Social media is powerful. It connects us with people we might never have the chance to converse with otherwise. It exposes us to new ideas. It allows us to feel like our voice matters.
But with great power, comes great responsibility. It can take years to build trust, but only a brief touch of a “post” button to lose it. In a strange way, social media is a representation of who you are to the world. Those who don’t know you or perhaps will never meet you get to know you through how you present yourself online.
Close your eyes. Sit back in your chair and ask yourself, how do you want to be viewed by the world? What do you see? What do you want people to say about you? Would your parents, grandparents or anyone who helped you become who you are today be proud of how you represent yourself?
With that in mind, let’s dive into three avoidable social media pitfalls I commonly see trainers/coaches fall into.
1. Not Wearing Clothes
Trainers, taking constant pictures of yourself or videoing yourself with minimal clothing on doesn’t send the message you might think it does. It does show you lack professionalism, communication skills, and in all probability, self-esteem. If you feel the need to get nearly naked on your social media feed, it’s more than likely because you have no actual content to show. No one cares about your 6-pack, your big arms, or your seemingly jacked back. If you’re in great shape, we can tell (yes, even with your clothes on). We want to see your clients training and progressing with your programming. We want to hear your thoughts on the latest hot topic in the field. We want to know how you think we can go about building better athletes/humans.
Taking off your clothes for no other reason than to get likes and attention may feel good in the moment, but in the long run, it loses you respect amongst your peers and makes you seem narcissistic. You must remember we exist in a field built to serve others, not ourselves. A photo showing off some gains every now and then? OK, fine. But when your feed is nothing but nearly naked photos, it doesn’t convey a good message.
2. Disrespectfully Disagreeing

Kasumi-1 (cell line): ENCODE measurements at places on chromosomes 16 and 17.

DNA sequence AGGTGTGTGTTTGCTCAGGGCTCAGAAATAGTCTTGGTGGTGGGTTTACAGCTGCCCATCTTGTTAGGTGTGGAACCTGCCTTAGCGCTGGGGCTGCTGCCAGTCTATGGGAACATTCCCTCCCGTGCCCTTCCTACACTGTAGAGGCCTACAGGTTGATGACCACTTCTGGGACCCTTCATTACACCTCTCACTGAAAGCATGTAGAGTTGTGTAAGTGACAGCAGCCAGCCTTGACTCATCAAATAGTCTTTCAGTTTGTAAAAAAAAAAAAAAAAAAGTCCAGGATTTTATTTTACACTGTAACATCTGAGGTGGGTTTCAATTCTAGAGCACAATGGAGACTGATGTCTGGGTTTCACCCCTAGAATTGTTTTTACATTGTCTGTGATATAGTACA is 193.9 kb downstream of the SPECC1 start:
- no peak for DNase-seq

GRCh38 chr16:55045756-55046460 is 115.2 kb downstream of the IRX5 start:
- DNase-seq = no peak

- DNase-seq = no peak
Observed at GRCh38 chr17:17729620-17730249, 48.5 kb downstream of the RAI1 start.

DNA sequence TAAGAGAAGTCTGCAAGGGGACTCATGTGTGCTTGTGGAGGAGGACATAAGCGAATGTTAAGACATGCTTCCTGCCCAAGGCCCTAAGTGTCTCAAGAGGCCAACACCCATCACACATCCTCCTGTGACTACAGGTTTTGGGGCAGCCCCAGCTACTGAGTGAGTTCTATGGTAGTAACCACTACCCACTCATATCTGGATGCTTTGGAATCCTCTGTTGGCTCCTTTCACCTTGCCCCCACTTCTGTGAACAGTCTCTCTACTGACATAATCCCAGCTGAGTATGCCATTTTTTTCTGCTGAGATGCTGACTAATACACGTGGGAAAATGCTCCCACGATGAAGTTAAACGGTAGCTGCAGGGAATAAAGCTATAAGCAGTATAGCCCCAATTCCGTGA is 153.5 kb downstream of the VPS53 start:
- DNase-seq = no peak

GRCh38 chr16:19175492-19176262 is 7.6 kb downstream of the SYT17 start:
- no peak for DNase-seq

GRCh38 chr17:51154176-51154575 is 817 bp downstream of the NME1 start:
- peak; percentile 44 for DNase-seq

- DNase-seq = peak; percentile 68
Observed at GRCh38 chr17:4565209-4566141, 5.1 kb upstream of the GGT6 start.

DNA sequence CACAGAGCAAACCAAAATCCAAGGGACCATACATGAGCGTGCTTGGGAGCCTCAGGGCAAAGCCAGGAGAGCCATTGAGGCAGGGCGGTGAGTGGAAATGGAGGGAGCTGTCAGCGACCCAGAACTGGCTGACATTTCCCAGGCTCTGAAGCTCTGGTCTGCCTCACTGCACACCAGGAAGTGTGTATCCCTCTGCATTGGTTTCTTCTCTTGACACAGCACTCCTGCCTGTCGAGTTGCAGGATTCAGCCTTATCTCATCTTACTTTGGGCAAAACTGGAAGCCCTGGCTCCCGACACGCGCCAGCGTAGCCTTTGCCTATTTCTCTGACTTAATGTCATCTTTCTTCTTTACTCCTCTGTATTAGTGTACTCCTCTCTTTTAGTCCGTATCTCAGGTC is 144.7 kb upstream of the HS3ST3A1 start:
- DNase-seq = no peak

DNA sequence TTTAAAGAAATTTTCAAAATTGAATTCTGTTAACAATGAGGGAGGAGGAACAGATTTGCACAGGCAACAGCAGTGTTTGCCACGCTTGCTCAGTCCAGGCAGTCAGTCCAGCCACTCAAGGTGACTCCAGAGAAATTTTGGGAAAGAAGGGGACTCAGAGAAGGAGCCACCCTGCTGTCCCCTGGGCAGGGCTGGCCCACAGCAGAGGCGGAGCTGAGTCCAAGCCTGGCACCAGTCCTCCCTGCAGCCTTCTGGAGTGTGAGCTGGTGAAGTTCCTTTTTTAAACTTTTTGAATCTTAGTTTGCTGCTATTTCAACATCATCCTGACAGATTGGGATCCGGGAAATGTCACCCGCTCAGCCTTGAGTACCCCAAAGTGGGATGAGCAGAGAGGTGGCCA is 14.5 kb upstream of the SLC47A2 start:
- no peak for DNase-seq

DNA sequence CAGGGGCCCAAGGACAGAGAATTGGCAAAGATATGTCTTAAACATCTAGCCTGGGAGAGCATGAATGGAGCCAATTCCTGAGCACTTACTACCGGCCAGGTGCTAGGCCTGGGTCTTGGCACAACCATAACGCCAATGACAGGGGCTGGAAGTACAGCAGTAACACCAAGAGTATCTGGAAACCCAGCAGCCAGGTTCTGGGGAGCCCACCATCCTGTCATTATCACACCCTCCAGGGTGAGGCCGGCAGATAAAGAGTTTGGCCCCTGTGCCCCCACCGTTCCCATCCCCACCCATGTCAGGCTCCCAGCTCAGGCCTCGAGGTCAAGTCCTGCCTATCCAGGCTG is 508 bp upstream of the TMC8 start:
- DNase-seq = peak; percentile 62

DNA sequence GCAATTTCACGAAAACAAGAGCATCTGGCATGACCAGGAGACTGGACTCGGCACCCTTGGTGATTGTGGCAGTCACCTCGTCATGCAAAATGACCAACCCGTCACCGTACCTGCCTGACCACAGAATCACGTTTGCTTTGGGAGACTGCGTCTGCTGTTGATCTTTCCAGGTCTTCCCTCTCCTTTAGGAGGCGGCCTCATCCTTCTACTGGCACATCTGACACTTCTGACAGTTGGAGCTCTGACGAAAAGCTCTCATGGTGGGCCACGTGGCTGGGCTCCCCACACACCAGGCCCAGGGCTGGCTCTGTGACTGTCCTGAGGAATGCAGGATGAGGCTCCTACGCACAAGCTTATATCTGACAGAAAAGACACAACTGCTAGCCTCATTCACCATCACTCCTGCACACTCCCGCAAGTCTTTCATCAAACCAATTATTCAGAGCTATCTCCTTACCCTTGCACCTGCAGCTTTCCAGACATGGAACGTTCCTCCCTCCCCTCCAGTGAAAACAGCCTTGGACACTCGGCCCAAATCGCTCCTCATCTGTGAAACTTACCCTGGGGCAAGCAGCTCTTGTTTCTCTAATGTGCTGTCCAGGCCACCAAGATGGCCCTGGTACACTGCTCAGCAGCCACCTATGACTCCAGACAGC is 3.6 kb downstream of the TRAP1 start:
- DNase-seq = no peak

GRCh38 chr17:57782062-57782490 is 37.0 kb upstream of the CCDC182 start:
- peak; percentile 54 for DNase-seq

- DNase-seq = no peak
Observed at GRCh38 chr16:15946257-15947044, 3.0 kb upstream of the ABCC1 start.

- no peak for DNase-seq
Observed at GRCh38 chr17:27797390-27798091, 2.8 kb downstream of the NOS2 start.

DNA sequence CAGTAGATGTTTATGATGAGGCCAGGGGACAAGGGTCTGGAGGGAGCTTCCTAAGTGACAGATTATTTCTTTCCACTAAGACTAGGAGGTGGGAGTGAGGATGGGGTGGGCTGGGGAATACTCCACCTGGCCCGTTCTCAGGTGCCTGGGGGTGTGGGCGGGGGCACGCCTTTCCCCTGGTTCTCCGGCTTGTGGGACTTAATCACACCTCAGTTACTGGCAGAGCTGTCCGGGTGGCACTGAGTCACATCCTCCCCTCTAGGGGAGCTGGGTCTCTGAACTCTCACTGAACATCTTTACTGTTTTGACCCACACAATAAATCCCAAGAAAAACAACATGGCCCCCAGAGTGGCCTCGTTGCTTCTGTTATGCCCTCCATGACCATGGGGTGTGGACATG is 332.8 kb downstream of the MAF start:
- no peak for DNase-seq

If everyone in our industry agreed all the time, this field would be super boring and it would never move forward. Disagreement and healthy arguments are two things that help our industry grow and advance. Social media has made having these debates easier than ever, which is awesome.
However, you don’t get brownie points for showing someone up on social media. You don’t get a pat on the back, more clients or a sponsorship from Muscle Milk by belittling people. If you disagree with something someone has posted, by all means, state your opinion. But you don’t have be a jerk about it.
Respectful disagreement isn’t hard. It can just be something like: “Thanks for your feedback. This is why I feel this way (insert your opinion).“
Believe it or not, it is possible to present your own beliefs without tearing someone else down. The majority of great minds in this industry see eye-to-eye on 90% of things. Is it really worth it to lose potential collaborators and clients getting into vicious arguments over the remaining 10%?
If you find yourself getting into a long, drawn-out discussion with someone who is not being respectful, you can simply walk away from the conversation or block them. There’s usually nothing to gain and a lot to lose from prolonged interactions with people like that.
3. Too Much Irrelevant Content
If you don’t want your social media presence to be tied into your career, I get it. It’s likely going to make business tougher for you, but maintaining a constant presence can be exhausting. If you want to have an account just to have fun and stay up to date with your friends, then maybe don’t present it as a representation of your professional self. Or have two accounts—one personal, one more career-oriented.
But if you have an account you’re giving out to clients, putting on your career pages, and interacting with athletes/coaches/trainers from, it shouldn’t be filled with junk. Young trainers, I’ve been there and I get it. There is an awkward line between how you previously used social media and how you should be using it now. It used to be a place to share pictures, make jokes, and cut up with your friends. But if you want a strong social media presence in today’s industry and one that gets respect from your peers, then you have to treat it almost like a résumé. You wouldn’t turn in your résumé to a possible employer with poor language, misspellings, crud jokes and half-naked selfies, so why would you present yourself like this to the world every single day?
Some off-topic banter and random thoughts is totally fine, but if your account is totally devoid of substance relevant to your career, don’t present it as a professional representation of yourself. I am very fortunate to be able to interact with many athletes and trainers who have a vision of being great at what they do. They aspire to be the best in their field, but sometimes it’s hard to stay focused on the correct path to becoming that great figure. Part of becoming that person is how you present yourself on social media.
For those of you who want to be great and wish to one day become the person you idolize, before you make your next post, I’ll leave you with a thought. If you knew someone out there looked up to you, what would your next post do for that person?